The heart has an electrical system that produces tiny electrical impulses. These impulses travel from the upper to the lower chambers of the heart and tell the chambers to contract and pump blood. However, sometimes this electrical system may not be functioning properly.
When this happens it is necessary to study the electrical system with an intracardiac (within the heart) electrophysiologic procedure. In this procedure, one or more catheters (long, thin, flexible tubes) are placed into a blood vessel in the legs, arms or both. The tips of the catheters are strategically placed into the heart where they record the electrical signals. The precision of this procedure far exceeds that of an ordinary electrocardiogram (commonly referred to as an ECG or EKG).
This can help determine how your body responds to changes in position, in the event that you have had recurrent syncope (fainting spells). During the test, you lie on a table that can be moved to a nearly upright position while your symptoms, heart rate, and blood pressure are continuously monitored.
This test is preformed when the heart’s electrical system appears to not be working properly. This can cause abnormal abnormal heart rhythms, called arrhythmias. During an arrhythmia, the heart may beat too fast, too slowly, or irregularly. This is a fairly frequent occurence affecting as many as 2.2 million Americans are living with atrial fibrillation (one specific type of rhythm problem). Arrythmias can occur in a healthy heart and be of minimal consequence while some may indicate a very serious problem. These problems can lead to heart disease, stroke, or even sudden cardiac death.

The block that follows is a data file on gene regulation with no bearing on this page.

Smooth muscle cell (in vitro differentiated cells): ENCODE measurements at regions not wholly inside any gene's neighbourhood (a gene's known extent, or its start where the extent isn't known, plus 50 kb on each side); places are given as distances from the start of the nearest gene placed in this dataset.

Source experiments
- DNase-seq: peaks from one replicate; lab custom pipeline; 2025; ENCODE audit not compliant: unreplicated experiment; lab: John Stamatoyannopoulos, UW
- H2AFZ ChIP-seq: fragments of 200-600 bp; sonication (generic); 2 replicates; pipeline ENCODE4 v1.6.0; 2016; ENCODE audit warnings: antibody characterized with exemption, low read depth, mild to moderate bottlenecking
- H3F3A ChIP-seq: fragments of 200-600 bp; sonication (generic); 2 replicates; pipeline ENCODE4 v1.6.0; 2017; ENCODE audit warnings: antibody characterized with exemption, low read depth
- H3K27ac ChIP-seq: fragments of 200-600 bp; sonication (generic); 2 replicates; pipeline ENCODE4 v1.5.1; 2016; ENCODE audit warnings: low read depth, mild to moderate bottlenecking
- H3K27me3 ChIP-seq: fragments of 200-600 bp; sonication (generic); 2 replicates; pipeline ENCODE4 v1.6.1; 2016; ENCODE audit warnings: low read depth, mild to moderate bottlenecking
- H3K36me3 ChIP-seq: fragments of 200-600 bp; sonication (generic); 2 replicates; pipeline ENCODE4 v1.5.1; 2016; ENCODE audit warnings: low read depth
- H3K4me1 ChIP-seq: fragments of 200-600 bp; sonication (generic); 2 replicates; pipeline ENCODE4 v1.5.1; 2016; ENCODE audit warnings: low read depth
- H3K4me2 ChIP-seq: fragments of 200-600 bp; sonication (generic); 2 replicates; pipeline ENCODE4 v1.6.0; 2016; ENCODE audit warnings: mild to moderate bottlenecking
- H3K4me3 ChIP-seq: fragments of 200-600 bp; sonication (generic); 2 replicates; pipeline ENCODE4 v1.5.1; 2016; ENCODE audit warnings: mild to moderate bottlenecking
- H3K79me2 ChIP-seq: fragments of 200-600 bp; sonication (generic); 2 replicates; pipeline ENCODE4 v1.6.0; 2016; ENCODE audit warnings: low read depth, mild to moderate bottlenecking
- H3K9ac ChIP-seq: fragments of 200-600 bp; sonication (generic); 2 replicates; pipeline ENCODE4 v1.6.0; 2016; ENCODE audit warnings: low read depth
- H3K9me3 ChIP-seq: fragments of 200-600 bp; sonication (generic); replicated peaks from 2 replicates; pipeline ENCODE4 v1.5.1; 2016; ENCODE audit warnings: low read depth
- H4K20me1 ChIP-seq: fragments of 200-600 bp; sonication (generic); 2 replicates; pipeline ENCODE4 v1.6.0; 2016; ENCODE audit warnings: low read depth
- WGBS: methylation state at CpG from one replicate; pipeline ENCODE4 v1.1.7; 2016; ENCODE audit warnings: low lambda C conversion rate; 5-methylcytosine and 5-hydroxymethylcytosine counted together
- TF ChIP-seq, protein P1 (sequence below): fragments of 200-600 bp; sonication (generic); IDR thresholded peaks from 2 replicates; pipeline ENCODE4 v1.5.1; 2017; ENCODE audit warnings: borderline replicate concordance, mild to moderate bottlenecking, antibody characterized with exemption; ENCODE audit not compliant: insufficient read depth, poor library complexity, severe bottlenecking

Types of Arrhythmia
The four main types of arrhythmia are:
- Premature (extra) beats: Too-early heartbeats that disrupt your heart’s rhythm; may occur in the upper chambers (premature atrial contractions) or the lower chambers (premature ventricular contractions) and usually need no treatment.
- Supraventricular arrhythmias: Fast heart rates that start in your heart’s upper chambers, including atrial fibrillation (AF or a-fib), atrial flutter, paroxysmal supraventricular tachycardia (PSVT), and Wolff-Parkinson-White (WPW) syndrome.
- Ventricular arrhythmias: Arrhythmias that start in the heart’s lower chambers (ventricles), including ventricular tachycardia and ventricular fibrillation (VF or v-fib).
- Bradyarrhythmias: A heart rate that’s slower than normal, resulting in not enough blood flow to the brain.
Catheter ablation is used to treat some types of arrhythmia (irregular heart rate or rhythm.) During catheter ablation, a series of catheters (thin, flexible wires) are inserted into your heart through a blood vessel in your groin or wrist. A special machine sends radiofrequency energy through the catheter to tiny areas of the heart muscle that cause the abnormal heart rhythm. The energy destroys and “disconnects” the pathway of the arrhythmia.
A pacemaker is a small devise placed in the chest to help control arrhythmia (abnormal heart rate or rhythms). It sends electrical impulses to the muscle to prompt the heart to beat at a normal rate. A pacemaker may also be used to relieve some arrhythmia symptoms, such as fatigue and fainting spells.